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At the intersection of food, soil, climate, farming and water.

Making Hay with GM Alfalfa

Uncertainty surrounds the effects of genetically-modified crops and glyphosate on the health of soils, plants, livestock, and people.

Alfalfa is the number one forage crop in the United States.  In January 2011 the USDA approved the release of genetically-modified (GM) alfalfa, raising the prospect that some non-GM alfalfa will be contaminated by GM alfalfa via cross-pollination from bees.  Soon the first cuttings of GM alfalfa will be harvested and fed to livestock.

We know very little about the effects of genetically-modified organisms on livestock and human health.  Researchers in Italy performed a study on some of the effects, and their results were released last year*.  They fed one group of pregnant goats rations with non-GM soybean meal and another group with GM Round-Ready soybean meal.  The mothers received this diet for two months prior to the birth of their kids.  Then the offspring were fed milk only from their mother for 60 days.  The results showed DNA from the GM Roundup-Ready soy in the blood, organs, and milk of goats.  Also, the kids of the mothers fed GM soy had substantially higher levels of an enzyme, lactate dehydrogenase (LDH), in the heart, muscles, and kidneys.  Similar metabolic changes have been found in studies of GM-fed rabbits and mice, as well.

When cells are damaged in mammals, LDH levels are elevated.  It is a key indicator of cancer, and LDH remains elevated after a heart attack.  Increased LDH is associated with several other disorders.  That’s not to say that LDH itself is a bad thing.  It’s an enzyme crucial to the function of animals and plants.  However, it would be good to find out why the kids in this study had elevated LDH levels relative to the kids whose mothers didn’t receive GM soy as part of their diet.  The unknown consequences of long-term changes in cell metabolism are a cause of serious concern.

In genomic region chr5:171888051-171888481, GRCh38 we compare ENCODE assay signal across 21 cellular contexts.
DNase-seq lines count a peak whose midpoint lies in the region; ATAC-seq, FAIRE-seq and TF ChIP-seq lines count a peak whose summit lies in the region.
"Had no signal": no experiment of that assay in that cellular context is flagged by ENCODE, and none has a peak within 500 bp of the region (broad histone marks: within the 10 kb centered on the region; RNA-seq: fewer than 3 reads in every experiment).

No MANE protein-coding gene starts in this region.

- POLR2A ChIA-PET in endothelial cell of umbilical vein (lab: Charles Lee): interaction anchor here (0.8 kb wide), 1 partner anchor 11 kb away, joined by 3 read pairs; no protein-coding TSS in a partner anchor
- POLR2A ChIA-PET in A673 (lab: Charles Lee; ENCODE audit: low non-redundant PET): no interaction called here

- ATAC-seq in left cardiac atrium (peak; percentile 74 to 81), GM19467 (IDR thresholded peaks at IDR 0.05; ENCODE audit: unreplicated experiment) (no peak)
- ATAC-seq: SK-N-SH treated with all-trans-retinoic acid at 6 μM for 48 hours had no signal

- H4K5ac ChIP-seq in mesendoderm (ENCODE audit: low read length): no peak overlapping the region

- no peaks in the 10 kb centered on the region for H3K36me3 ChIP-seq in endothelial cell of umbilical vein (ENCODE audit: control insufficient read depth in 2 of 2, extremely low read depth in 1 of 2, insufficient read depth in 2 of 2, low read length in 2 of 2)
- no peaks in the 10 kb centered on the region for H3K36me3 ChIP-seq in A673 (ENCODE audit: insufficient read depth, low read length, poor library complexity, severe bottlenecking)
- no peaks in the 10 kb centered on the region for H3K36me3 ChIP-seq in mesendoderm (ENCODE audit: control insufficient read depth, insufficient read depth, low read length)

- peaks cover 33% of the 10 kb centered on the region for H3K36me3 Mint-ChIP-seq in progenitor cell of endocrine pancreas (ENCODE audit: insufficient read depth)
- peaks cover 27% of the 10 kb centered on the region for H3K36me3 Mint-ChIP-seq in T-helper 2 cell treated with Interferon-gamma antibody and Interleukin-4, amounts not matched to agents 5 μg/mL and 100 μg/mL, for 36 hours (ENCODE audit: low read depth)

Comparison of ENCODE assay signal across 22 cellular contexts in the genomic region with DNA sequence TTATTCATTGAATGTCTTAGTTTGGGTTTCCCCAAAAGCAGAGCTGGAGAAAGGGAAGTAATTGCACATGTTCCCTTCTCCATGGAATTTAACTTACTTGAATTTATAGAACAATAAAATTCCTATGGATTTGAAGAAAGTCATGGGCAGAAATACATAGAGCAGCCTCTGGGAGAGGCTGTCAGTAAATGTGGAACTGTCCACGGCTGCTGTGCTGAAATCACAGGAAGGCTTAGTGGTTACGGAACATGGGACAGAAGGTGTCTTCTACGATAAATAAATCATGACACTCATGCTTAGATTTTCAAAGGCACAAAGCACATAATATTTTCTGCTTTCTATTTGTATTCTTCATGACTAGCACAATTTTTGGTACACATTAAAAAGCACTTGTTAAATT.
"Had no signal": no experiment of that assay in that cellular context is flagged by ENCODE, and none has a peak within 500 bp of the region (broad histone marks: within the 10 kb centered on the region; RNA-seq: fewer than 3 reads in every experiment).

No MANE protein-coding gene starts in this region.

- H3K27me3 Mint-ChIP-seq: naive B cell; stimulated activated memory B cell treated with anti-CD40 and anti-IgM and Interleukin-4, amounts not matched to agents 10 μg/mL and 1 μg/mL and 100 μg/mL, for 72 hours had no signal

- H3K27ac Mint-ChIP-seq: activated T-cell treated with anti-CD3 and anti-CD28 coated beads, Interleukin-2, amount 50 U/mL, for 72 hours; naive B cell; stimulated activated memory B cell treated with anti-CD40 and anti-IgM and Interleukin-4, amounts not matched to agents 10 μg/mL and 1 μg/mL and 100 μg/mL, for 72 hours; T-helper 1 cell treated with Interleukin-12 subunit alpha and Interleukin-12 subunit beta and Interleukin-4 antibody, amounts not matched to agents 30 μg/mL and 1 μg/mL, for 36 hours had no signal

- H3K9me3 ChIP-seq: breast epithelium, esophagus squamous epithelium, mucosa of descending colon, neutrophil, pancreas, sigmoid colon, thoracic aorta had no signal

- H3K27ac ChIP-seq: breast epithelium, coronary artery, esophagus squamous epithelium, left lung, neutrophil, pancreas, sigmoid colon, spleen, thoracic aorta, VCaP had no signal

In this study, the goats received GM soy as a small portion of their feed.  When livestock start eating Roundup-Ready GM alfafa, it will greatly increase the quantitiy of genetically-modified organisms they’re eating.  Depending on the feed rations, GM crops could make up the majority of what many livestock eat.

Research has shown lower levels of nutrients in crops sprayed with Roundup.  These crops are specifically engineered to tolerate the herbicide Roundup, whose use has increased with the release of Roundup-Ready GM crops.  Glyphosate, the active ingredient in Roundup, decreases nutrient availability and uptake in plants.  Some of these nutrients help plants and animals fight disease.  Recent studies have shown a link between high rates of spontaneous abortions and infertility in livestock fed GM Roundup-Ready crops.

Genetically-modified organisms and glyphosate account for a huge amount of their producer Monsanto’s profits.  Now they’ve invested too much in biotechnology to heed any warnings.  They’ll ignore negative outcomes to perpetuate sales of the GM crops and glyphosate they’ve become so dependent on.  In the six months preceding the release of GM alfalfa they spent almost three million dollars lobbying Congress.  Couldn’t some of that money have been devoted to studying the effects of GM crops and glyphosate on soil, plant, and animal health?  If LDH levels went up in the kids of goats fed genetically-modified organisms, what happens to humans when we drink milk from cows fed even greater amounts of GM crops?

It’s unclear whether the tremendous increased numbers of GM crops is principally driven by a desire to help farmers or feed the world or a cynical calculation by corporations like Monsanto.  Even with the best of intentions, given evidence of potential harm, consumers should at least have the choice between buying food labeled GM or not.  As it stands, most people have about as much choice as a poor cow trapped in a feedstall.

*R. Tudisco, V. Mastellone, M. I. Cutrignelli, P. Lombardi, F. Bovera, N. Mirabella, G. Piccolo, S. Calabro, L. Avallone and F. Infascelli (2010).  Fate of transgenic DNA and evaluation of metabolic effects in goats fed genetically modified soybean and in their offspring.  animal, 4, pp. 1662-1671